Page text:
I’m currently looking for a contract (hint :) but today was not my normal day where I wake up, have a coffee, watch a bit of TV, then start looking for something… Because part of my start is checking out Social Media, where I came across this piece The only oil that goes with a Croatian bikini is olive! by teresafritschi via @JenniferSertl, one of the great global connectors. I’d encourage you to read the piece first, not only for the context of why I did this, but as to why you should be concerned that the oil industry and politicians will probably wreck the Adriatic in the next decade!
Now to the graphic – how did I do it and what is it’s validity? In short, I used PowerPoint to strip out backgrounds and scale things correctly so I could transpose the BP Oil Spill graphic (from One-fifth of juvenile Atlantic bluefin tuna killed by BP oil spill) on to Google Maps. All you have to do is “go” to New Orleans and adjust the scale on your Google Map so it’s the same scale as as the graphic’s one:
First, you use a clever little feature that PowerPoint has called “Remove Background”. Firstly, you use it on the Oil Spill to remove the “Background”, which PPT thinks is the faintest part, so on that graphic it’s the map – Voila!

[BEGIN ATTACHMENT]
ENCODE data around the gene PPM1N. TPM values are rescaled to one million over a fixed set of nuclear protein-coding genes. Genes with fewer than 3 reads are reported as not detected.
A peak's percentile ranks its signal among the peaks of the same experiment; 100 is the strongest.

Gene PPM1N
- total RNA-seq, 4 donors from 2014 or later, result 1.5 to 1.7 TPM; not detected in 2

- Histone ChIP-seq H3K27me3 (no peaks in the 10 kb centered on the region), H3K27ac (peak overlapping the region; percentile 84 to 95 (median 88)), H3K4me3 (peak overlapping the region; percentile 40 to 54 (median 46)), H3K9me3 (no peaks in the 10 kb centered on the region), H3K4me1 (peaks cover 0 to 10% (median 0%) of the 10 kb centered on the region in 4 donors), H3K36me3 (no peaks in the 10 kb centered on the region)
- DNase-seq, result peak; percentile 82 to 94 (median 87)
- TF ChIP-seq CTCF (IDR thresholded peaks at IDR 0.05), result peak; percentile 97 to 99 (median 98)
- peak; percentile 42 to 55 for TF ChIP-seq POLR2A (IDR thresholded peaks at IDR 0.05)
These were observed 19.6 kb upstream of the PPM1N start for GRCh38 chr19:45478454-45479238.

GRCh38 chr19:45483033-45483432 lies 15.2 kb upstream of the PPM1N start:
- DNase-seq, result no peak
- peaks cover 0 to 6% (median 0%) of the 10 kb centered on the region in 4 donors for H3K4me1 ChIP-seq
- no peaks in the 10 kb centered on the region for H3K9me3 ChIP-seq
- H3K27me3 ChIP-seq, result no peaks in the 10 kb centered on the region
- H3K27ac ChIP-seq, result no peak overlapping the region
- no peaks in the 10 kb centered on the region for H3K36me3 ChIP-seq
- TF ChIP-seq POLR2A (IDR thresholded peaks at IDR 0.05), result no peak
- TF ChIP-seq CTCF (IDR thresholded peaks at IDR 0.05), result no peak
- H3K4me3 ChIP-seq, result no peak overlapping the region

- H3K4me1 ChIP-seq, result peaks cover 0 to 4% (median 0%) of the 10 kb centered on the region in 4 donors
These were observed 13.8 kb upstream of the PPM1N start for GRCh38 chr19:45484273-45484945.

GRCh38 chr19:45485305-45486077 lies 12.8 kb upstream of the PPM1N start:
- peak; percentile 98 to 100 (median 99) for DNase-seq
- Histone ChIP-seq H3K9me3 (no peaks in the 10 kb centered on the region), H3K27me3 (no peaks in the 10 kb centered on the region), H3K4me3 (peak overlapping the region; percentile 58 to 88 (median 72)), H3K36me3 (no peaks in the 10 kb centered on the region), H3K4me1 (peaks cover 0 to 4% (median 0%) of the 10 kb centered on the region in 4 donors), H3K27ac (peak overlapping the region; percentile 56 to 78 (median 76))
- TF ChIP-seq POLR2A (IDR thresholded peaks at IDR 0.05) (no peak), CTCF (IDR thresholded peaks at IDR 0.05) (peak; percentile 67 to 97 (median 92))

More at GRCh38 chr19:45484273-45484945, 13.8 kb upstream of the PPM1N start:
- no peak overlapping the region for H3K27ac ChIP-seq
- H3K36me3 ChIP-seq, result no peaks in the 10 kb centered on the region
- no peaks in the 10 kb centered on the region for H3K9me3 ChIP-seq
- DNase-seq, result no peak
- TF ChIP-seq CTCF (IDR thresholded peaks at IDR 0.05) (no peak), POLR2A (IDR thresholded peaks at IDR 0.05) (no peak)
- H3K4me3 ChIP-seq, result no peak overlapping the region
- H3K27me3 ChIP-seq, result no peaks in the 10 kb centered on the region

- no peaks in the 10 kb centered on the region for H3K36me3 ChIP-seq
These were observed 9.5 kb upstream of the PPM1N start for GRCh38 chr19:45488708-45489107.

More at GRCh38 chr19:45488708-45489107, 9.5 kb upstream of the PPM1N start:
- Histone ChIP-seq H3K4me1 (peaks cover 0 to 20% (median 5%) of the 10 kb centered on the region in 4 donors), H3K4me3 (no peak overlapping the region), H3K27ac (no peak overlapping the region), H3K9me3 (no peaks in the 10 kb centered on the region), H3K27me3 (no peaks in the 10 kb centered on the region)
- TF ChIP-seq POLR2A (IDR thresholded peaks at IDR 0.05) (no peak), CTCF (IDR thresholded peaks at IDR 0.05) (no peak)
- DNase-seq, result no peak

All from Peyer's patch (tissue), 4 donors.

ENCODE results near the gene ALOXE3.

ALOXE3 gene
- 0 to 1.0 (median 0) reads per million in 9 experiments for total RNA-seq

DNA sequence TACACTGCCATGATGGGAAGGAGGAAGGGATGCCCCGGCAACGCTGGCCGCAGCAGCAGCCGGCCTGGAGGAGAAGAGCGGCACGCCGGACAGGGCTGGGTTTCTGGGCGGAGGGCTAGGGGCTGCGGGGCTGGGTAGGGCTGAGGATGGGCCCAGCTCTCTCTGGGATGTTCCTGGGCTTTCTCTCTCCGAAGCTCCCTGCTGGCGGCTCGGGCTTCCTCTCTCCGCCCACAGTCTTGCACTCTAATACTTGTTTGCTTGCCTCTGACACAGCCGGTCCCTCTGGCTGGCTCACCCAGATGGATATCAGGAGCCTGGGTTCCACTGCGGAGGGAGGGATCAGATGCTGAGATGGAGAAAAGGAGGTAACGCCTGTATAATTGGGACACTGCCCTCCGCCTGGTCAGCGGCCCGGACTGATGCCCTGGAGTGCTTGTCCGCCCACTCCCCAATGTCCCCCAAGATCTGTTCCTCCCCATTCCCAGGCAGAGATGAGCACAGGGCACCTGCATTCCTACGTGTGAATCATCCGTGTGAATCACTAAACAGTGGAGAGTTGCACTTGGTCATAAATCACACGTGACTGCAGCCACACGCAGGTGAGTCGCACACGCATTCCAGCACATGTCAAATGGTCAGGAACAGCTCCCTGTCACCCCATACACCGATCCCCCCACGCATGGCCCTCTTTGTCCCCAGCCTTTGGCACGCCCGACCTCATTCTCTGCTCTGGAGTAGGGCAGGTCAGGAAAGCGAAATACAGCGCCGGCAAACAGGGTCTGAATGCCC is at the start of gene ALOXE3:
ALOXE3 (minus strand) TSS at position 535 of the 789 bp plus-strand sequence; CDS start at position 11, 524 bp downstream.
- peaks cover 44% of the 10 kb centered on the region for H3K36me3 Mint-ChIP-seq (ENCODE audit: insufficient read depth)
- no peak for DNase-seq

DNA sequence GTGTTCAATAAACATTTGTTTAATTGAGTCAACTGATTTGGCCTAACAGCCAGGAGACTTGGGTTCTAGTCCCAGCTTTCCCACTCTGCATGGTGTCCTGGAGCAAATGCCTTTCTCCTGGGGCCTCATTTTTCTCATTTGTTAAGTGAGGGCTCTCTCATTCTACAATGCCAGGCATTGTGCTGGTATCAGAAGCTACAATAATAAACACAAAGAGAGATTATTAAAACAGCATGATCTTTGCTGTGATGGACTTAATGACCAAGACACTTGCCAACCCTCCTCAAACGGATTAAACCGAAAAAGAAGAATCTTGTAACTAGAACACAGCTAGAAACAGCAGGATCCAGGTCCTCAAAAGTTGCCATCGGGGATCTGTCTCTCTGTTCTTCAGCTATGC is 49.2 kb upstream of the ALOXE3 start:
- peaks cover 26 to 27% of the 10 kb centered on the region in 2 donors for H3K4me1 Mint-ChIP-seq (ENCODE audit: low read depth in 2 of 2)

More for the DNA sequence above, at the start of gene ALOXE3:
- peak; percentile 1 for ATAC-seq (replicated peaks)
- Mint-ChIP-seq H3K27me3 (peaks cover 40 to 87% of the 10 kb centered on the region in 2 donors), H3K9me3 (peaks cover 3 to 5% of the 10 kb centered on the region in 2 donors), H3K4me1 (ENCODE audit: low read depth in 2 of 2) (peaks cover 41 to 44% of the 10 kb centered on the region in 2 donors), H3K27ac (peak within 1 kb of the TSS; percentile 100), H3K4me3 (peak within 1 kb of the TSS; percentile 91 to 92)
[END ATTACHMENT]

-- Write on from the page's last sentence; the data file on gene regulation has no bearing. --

There’s a bit of Art and Science in doing this – the key things I did for Croatia were align it with the coast and ‘reflect’ it so you have the same phenomena as on the top-right of the original Oil Spill because it’s in a sheltered area and so is the Adriatic. Just in case anyone questions this, I’ve been deliberately conservative as I actually think an oil spill could be even worse in the Adriatic as it’s effectively a confined space!
Once you have your underlay, how do you put it under the map? That’s where we go back to our friend from PPT, “Remove Background” – you’ll probably have to play about with it a bit this time (as the contrast between sea and land is not as obvious). You can now put together your final image as shown below by simply setting the layer order correctly.
All up, this probably took about an hour as it’s a bit of a fiddly process, but for a cause like Saving the Adriatic, it was well worthwhile.
Furthermore, if anyone’s drilling just off your coast, you can now do your own visualisation of what the impact may be on yourself and neighbouring countries ;-)